The company’s new CEO Kasper Rorsted said during his first visit to China since taking office in September that the 35 percent margin in Greater China the company enjoyed last year will “stabilize and slightly decline,” Reuters reported, and that it’s 6.3 percent U.S. margin is playing “catch-up,” though he didn’t elaborate further on the statement.
In March, Adidas said its sales in Greater China grew 25 percent in the fourth quarter of 2016, and sales were up 29 percent in North America. The company’s gross margin improved 1.6 percentage points to 48.8 percent thanks to more favorable pricing, product and channel mix and lower input costs. Adidas expects double-digit revenue growth in both its North America and China markets for this year. Though its sales in Greater China were just half of its North America sales in 2013, China sales now account for 16 percent of its global total—right behind North America’s 18 percent.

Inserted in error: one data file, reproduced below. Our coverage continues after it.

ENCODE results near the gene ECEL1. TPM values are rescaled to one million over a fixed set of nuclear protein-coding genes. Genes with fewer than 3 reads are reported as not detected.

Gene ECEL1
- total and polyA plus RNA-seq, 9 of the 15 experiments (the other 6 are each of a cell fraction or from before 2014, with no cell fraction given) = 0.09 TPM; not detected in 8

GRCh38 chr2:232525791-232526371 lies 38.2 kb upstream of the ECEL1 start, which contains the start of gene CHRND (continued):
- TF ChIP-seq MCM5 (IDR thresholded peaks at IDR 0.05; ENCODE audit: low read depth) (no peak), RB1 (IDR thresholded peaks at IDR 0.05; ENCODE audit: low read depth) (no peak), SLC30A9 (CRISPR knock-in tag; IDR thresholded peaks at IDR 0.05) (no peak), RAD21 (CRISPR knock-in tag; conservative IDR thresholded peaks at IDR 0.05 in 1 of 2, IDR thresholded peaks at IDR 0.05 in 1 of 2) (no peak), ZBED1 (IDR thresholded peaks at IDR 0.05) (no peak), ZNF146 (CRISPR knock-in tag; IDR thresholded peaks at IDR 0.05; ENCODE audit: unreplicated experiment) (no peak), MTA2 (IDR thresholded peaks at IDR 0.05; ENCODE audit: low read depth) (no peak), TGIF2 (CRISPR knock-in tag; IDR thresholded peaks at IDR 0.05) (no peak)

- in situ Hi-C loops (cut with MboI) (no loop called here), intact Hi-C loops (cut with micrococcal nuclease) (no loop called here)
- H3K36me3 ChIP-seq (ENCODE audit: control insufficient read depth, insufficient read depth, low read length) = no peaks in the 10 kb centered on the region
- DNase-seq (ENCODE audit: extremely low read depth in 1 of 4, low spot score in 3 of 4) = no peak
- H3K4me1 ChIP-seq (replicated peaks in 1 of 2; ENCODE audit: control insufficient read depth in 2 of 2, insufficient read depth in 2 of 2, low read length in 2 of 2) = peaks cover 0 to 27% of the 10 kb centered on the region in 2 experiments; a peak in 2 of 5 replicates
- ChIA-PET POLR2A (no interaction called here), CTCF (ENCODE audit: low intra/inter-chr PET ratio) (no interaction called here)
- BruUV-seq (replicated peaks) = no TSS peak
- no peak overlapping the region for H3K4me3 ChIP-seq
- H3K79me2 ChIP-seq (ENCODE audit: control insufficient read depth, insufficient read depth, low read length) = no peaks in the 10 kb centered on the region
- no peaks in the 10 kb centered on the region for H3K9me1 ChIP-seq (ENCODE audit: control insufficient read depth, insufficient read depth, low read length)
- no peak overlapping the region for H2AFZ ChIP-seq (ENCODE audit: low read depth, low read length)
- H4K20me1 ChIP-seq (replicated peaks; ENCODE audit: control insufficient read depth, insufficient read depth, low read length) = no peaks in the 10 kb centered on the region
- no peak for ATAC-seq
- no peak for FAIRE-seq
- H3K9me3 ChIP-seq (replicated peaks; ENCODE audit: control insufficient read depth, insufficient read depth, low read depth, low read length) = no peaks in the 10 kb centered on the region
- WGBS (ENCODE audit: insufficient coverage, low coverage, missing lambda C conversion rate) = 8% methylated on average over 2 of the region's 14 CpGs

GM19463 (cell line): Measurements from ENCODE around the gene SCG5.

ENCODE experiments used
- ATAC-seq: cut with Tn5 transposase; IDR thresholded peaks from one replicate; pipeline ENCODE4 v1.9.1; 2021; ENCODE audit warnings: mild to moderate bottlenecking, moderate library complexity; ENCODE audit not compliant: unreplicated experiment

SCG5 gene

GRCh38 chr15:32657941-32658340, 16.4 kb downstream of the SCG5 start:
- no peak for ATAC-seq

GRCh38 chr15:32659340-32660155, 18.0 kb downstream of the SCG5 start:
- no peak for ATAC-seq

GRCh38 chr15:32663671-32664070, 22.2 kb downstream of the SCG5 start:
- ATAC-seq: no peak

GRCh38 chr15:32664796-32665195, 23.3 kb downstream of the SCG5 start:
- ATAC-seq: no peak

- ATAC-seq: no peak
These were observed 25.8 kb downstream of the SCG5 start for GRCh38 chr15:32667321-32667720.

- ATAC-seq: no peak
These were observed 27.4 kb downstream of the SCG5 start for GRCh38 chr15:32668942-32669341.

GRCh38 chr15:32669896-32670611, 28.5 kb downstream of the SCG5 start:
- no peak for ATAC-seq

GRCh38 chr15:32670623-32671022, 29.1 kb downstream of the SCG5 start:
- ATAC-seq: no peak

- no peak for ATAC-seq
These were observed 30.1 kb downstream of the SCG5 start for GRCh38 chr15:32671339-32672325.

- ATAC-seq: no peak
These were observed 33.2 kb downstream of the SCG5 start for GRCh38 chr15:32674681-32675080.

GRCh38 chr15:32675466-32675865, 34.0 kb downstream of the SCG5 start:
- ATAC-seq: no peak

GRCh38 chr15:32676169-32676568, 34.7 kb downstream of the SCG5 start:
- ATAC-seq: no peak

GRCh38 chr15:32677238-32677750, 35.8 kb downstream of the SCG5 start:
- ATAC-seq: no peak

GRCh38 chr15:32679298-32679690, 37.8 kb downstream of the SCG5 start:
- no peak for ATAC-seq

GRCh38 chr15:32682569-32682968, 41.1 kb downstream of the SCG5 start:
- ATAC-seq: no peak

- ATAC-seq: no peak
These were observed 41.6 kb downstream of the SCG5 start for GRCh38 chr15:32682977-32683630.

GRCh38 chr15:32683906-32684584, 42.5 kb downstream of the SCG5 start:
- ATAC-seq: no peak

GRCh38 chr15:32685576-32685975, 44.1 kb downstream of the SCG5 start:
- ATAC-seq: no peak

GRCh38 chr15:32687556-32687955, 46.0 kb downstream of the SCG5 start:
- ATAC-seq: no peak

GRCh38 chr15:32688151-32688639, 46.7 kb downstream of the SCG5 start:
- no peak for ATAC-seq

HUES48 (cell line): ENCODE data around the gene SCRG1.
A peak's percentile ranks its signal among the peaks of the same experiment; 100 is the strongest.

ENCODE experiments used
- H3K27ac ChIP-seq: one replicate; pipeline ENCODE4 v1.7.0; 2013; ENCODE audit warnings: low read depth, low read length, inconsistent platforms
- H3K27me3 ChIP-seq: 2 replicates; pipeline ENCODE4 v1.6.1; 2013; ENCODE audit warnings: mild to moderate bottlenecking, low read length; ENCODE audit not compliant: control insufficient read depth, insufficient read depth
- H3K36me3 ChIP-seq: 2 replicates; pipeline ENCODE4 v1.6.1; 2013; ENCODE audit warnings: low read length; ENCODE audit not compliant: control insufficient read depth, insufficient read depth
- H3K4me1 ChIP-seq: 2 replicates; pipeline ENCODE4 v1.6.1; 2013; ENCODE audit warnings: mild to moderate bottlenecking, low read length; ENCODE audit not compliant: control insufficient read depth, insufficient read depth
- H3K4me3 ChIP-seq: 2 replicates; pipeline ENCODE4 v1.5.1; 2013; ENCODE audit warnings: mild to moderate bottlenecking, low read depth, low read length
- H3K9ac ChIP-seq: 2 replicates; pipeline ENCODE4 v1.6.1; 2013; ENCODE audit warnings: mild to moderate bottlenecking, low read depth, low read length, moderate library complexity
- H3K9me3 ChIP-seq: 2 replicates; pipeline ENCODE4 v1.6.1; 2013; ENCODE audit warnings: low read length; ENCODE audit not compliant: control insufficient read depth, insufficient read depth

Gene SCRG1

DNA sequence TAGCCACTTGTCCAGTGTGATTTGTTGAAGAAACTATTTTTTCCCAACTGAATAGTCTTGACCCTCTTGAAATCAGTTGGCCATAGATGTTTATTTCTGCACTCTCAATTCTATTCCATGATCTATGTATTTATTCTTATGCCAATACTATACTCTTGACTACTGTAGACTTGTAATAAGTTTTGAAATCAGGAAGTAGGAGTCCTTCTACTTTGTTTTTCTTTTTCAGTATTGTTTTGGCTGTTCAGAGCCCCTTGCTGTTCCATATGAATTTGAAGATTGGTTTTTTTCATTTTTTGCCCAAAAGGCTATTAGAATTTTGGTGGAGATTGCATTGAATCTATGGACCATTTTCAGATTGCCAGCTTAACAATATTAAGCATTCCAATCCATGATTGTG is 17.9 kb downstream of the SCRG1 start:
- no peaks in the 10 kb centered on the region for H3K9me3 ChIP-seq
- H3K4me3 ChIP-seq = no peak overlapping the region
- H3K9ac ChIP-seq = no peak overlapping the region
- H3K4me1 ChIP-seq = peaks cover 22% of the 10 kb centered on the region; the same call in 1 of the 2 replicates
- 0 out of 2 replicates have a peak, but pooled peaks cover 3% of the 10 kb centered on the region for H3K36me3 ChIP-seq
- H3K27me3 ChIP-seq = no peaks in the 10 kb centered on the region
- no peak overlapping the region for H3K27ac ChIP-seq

On the heels of numbers like that, Adidas has plans to invest heavily in China to tap into what it believes will be long-term potential. According to Reuters, Rorsted said Adidas will add 2,000 stores in China, reaching 12,000 stores by 2020.
And contrary to what Donald Trump might be hoping for, Rorsted said apparel and footwear companies that make the majority of their goods in Asia aren’t just going to shift and start making much of that product in the U.S., or the EU for that matter.
The plants in Asia are simply too large in comparison to the West, and “They are highly automated today and the entire supplier base is based out of Asia,” Reuters reported Rorsted as saying. “Just financially it’s illogical and so it’s highly unlikely this will happen.”